Kidney damage from diabetes is called diabetic nephropathy.
Kidney damage from diabetes is called diabetic nephropathy. It begins long before you have symptoms. People with diabetes should get regular screenings for kidney disease. Tests include a urine test to detect protein in your urine and a blood test to show how well your kidneys are working.
If the damage continues, your kidneys could fail. In fact, diabetes is the most common cause of kidney failure in the United States. People with kidney failure need either dialysis or a kidney transplant.
You can slow down kidney damage or keep it from getting worse. Controlling your blood sugar and blood pressure, taking your medicines and not eating too much protein can help.
Signs of Kidney Disease in Patients with Diabetes
- Albumin/protein in the urine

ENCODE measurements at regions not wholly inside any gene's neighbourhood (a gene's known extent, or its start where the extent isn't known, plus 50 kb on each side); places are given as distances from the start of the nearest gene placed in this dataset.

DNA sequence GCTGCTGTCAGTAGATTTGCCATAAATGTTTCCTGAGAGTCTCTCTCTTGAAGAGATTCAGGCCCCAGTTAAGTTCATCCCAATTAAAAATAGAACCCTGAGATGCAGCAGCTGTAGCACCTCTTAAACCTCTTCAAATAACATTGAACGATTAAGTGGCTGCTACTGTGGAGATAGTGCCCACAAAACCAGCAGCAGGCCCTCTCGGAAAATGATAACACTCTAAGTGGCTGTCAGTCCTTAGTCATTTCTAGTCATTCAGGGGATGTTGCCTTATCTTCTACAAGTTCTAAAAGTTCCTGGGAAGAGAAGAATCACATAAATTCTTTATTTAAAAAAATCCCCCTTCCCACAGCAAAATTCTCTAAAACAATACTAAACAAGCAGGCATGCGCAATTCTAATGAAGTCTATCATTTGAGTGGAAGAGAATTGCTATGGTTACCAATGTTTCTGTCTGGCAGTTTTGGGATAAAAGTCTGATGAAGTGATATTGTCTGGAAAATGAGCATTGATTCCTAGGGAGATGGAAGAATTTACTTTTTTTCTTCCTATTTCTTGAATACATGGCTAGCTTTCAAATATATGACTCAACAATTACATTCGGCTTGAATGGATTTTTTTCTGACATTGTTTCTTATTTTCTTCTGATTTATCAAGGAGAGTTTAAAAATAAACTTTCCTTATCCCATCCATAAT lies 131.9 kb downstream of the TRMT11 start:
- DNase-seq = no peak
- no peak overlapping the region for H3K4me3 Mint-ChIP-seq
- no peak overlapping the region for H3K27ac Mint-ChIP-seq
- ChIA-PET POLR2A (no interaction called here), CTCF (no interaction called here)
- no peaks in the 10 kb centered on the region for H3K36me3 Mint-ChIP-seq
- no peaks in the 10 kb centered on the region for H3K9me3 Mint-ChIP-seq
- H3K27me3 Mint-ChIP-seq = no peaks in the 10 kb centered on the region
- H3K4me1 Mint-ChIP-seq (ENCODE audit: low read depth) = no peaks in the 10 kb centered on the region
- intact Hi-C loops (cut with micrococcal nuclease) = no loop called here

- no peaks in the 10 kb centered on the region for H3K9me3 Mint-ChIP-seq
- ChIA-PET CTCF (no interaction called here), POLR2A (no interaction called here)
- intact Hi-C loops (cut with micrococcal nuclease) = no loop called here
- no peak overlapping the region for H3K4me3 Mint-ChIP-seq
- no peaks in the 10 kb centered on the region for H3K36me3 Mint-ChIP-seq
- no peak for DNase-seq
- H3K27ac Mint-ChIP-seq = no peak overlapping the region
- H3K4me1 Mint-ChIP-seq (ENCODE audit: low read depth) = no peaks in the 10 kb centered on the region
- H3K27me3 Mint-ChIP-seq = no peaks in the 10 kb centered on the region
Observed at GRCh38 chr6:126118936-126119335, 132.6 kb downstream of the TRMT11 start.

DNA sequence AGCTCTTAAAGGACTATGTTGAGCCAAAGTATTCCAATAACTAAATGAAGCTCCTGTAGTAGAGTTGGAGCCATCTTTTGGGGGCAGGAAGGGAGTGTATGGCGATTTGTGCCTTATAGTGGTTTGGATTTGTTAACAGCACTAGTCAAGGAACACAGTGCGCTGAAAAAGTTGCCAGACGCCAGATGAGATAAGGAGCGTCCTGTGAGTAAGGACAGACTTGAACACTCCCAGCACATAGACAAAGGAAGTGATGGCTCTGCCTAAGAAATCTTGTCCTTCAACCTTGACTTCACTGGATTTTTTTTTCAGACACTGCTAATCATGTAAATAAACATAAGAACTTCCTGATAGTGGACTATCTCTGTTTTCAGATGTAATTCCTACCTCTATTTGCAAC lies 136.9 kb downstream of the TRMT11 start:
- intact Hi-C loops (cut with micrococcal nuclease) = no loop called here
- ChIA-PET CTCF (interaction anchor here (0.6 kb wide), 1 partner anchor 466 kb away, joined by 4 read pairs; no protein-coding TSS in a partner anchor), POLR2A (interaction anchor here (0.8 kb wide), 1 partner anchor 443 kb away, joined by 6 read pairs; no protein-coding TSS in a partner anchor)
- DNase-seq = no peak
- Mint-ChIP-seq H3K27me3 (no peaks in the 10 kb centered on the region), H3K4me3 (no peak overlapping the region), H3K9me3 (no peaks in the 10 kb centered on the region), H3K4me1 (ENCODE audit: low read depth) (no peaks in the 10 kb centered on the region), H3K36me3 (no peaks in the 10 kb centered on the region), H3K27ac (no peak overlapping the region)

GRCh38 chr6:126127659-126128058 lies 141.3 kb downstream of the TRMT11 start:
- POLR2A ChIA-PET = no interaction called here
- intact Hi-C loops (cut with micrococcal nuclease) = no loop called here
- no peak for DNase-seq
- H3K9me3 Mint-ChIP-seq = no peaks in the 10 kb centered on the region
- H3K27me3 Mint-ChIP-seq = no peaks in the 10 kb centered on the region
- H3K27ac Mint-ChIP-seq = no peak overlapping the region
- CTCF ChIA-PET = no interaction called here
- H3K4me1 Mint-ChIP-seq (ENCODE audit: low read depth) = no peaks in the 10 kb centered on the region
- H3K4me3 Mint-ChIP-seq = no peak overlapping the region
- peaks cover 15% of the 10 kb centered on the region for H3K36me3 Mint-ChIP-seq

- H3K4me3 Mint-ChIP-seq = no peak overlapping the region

- High blood pressure
- Ankle and leg swelling, leg cramps
- Going to the bathroom more often at night
- High levels of BUN and creatinine in blood
- Less need for insulin or antidiabetic medications
- Morning sickness, nausea and vomiting
- Weakness, paleness and anemia
You can manage your diabetes better with:
- home monitoring of your blood glucose levels
- maintaining an awareness of controlling your blood pressure, and possibly monitoring your pressure at home
- following your special diet.